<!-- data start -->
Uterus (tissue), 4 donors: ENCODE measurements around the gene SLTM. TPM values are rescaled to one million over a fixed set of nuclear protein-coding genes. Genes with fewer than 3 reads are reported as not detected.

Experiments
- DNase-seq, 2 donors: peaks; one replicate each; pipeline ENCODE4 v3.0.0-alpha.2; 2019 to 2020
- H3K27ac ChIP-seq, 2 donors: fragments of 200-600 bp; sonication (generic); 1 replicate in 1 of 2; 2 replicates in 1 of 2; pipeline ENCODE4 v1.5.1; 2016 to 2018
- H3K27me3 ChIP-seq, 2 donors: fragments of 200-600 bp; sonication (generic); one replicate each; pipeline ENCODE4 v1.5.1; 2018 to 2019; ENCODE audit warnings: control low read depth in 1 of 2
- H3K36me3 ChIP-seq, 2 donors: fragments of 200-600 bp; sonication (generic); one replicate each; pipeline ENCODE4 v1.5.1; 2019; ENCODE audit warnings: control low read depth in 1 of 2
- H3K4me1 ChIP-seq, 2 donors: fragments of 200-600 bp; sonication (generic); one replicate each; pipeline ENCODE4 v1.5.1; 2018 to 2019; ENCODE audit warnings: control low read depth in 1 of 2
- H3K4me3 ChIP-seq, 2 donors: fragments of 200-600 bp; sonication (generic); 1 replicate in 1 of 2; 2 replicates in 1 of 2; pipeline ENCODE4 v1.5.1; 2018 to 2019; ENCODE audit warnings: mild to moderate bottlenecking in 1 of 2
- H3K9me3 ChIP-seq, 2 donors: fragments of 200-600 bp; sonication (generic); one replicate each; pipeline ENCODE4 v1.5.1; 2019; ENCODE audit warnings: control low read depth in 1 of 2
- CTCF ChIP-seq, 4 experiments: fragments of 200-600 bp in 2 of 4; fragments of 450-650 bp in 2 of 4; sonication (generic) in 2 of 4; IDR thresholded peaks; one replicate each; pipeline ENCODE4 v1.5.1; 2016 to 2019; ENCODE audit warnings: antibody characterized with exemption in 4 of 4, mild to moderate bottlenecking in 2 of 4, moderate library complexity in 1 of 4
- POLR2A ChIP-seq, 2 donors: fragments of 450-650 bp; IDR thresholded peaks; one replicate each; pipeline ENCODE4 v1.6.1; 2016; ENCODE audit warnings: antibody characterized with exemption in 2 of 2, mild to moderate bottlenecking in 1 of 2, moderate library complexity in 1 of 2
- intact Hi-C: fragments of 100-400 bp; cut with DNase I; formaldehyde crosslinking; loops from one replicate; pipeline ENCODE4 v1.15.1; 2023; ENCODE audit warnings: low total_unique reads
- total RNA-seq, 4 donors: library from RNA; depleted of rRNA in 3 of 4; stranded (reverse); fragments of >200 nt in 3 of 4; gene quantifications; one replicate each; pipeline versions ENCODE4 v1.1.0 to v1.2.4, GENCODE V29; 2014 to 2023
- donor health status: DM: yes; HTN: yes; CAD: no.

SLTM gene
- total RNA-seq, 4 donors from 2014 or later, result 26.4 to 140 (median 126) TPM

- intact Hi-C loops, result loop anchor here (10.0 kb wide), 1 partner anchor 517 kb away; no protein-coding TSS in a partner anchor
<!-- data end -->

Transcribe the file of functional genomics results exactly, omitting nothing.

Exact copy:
Uterus (tissue), 4 donors: ENCODE measurements around the gene SLTM. TPM values are rescaled to one million over a fixed set of nuclear protein-coding genes. Genes with fewer than 3 reads are reported as not detected.

Experiments
- DNase-seq, 2 donors: peaks; one replicate each; pipeline ENCODE4 v3.0.0-alpha.2; 2019 to 2020
- H3K27ac ChIP-seq, 2 donors: fragments of 200-600 bp; sonication (generic); 1 replicate in 1 of 2; 2 replicates in 1 of 2; pipeline ENCODE4 v1.5.1; 2016 to 2018
- H3K27me3 ChIP-seq, 2 donors: fragments of 200-600 bp; sonication (generic); one replicate each; pipeline ENCODE4 v1.5.1; 2018 to 2019; ENCODE audit warnings: control low read depth in 1 of 2
- H3K36me3 ChIP-seq, 2 donors: fragments of 200-600 bp; sonication (generic); one replicate each; pipeline ENCODE4 v1.5.1; 2019; ENCODE audit warnings: control low read depth in 1 of 2
- H3K4me1 ChIP-seq, 2 donors: fragments of 200-600 bp; sonication (generic); one replicate each; pipeline ENCODE4 v1.5.1; 2018 to 2019; ENCODE audit warnings: control low read depth in 1 of 2
- H3K4me3 ChIP-seq, 2 donors: fragments of 200-600 bp; sonication (generic); 1 replicate in 1 of 2; 2 replicates in 1 of 2; pipeline ENCODE4 v1.5.1; 2018 to 2019; ENCODE audit warnings: mild to moderate bottlenecking in 1 of 2
- H3K9me3 ChIP-seq, 2 donors: fragments of 200-600 bp; sonication (generic); one replicate each; pipeline ENCODE4 v1.5.1; 2019; ENCODE audit warnings: control low read depth in 1 of 2
- CTCF ChIP-seq, 4 experiments: fragments of 200-600 bp in 2 of 4; fragments of 450-650 bp in 2 of 4; sonication (generic) in 2 of 4; IDR thresholded peaks; one replicate each; pipeline ENCODE4 v1.5.1; 2016 to 2019; ENCODE audit warnings: antibody characterized with exemption in 4 of 4, mild to moderate bottlenecking in 2 of 4, moderate library complexity in 1 of 4
- POLR2A ChIP-seq, 2 donors: fragments of 450-650 bp; IDR thresholded peaks; one replicate each; pipeline ENCODE4 v1.6.1; 2016; ENCODE audit warnings: antibody characterized with exemption in 2 of 2, mild to moderate bottlenecking in 1 of 2, moderate library complexity in 1 of 2
- intact Hi-C: fragments of 100-400 bp; cut with DNase I; formaldehyde crosslinking; loops from one replicate; pipeline ENCODE4 v1.15.1; 2023; ENCODE audit warnings: low total_unique reads
- total RNA-seq, 4 donors: library from RNA; depleted of rRNA in 3 of 4; stranded (reverse); fragments of >200 nt in 3 of 4; gene quantifications; one replicate each; pipeline versions ENCODE4 v1.1.0 to v1.2.4, GENCODE V29; 2014 to 2023
- donor health status: DM: yes; HTN: yes; CAD: no.

SLTM gene
- total RNA-seq, 4 donors from 2014 or later, result 26.4 to 140 (median 126) TPM

- intact Hi-C loops, result loop anchor here (10.0 kb wide), 1 partner anchor 517 kb away; no protein-coding TSS in a partner anchor